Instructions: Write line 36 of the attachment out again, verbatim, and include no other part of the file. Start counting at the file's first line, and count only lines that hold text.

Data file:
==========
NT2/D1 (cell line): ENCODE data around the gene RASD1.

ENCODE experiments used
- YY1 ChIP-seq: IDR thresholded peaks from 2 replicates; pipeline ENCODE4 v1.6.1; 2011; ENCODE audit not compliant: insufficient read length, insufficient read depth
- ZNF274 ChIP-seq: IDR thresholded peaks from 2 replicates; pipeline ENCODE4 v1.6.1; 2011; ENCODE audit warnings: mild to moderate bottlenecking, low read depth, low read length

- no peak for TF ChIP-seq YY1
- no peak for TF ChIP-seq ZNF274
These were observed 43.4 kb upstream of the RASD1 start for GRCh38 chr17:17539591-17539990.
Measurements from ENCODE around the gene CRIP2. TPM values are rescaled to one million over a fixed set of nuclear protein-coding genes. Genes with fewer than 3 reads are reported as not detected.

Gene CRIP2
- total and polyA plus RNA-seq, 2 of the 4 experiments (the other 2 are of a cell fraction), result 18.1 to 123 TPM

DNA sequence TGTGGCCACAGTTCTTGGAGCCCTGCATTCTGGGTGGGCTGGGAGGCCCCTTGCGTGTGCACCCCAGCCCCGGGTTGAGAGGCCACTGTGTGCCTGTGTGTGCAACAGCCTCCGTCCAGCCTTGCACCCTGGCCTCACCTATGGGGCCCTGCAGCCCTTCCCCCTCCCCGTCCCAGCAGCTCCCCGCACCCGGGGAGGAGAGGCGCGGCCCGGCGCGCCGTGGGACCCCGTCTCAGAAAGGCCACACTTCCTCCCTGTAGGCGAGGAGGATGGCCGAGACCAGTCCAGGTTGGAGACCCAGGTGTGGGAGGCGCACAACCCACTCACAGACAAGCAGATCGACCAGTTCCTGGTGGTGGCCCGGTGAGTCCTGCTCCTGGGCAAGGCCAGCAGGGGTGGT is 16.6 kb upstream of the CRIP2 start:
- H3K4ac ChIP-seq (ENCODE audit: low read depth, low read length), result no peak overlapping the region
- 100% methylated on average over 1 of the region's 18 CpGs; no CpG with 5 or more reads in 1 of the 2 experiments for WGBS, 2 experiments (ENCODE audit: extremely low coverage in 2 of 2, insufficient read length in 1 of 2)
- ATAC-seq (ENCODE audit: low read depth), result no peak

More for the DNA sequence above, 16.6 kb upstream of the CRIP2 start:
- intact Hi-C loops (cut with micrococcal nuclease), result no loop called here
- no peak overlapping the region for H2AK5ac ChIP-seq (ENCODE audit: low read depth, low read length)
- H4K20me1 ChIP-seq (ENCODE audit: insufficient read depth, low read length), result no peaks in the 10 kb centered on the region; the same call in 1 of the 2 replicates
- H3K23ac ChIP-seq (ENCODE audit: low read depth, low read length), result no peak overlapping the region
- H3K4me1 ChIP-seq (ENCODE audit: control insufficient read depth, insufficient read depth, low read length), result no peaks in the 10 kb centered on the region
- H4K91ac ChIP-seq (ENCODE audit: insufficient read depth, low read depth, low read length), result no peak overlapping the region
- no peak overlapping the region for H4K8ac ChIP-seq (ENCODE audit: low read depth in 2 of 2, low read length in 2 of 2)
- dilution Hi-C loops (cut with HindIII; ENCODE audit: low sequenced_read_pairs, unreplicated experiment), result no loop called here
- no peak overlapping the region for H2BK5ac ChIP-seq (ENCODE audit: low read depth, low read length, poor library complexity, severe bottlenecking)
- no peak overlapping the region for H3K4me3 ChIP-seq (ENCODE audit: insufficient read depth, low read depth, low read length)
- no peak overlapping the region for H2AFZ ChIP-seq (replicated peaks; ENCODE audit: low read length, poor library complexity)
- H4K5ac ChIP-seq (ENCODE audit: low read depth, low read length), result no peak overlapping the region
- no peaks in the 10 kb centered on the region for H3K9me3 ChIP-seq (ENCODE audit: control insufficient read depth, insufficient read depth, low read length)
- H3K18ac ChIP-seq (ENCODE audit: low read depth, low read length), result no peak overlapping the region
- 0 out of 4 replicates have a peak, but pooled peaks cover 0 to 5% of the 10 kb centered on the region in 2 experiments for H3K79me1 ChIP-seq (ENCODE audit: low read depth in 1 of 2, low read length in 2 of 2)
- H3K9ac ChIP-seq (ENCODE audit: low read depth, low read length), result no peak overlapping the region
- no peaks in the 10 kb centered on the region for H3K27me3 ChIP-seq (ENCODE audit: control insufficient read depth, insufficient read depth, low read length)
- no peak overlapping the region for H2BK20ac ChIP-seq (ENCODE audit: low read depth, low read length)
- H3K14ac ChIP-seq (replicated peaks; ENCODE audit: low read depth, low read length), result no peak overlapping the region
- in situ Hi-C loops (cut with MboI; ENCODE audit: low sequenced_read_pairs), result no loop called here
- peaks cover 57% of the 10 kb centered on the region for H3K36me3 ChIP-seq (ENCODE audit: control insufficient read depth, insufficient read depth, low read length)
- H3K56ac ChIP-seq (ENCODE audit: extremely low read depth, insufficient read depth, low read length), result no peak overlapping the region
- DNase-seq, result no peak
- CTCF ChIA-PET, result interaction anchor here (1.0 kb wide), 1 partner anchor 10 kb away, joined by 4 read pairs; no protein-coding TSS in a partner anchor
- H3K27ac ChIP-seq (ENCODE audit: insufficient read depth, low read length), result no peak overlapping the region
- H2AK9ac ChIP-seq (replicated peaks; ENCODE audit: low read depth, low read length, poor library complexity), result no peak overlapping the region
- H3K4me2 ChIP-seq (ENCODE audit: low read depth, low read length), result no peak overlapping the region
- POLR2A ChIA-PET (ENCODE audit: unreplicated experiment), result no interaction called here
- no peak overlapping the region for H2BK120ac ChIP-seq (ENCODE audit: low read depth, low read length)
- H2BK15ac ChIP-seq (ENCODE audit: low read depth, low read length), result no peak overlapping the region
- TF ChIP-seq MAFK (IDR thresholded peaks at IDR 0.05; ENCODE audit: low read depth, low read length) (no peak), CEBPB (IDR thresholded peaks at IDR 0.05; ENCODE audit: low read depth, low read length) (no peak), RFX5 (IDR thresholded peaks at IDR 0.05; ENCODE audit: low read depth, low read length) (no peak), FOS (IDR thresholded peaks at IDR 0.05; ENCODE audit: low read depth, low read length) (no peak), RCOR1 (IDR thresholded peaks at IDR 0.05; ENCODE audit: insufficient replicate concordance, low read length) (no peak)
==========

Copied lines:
- peaks cover 57% of the 10 kb centered on the region for H3K36me3 ChIP-seq (ENCODE audit: control insufficient read depth, insufficient read depth, low read length)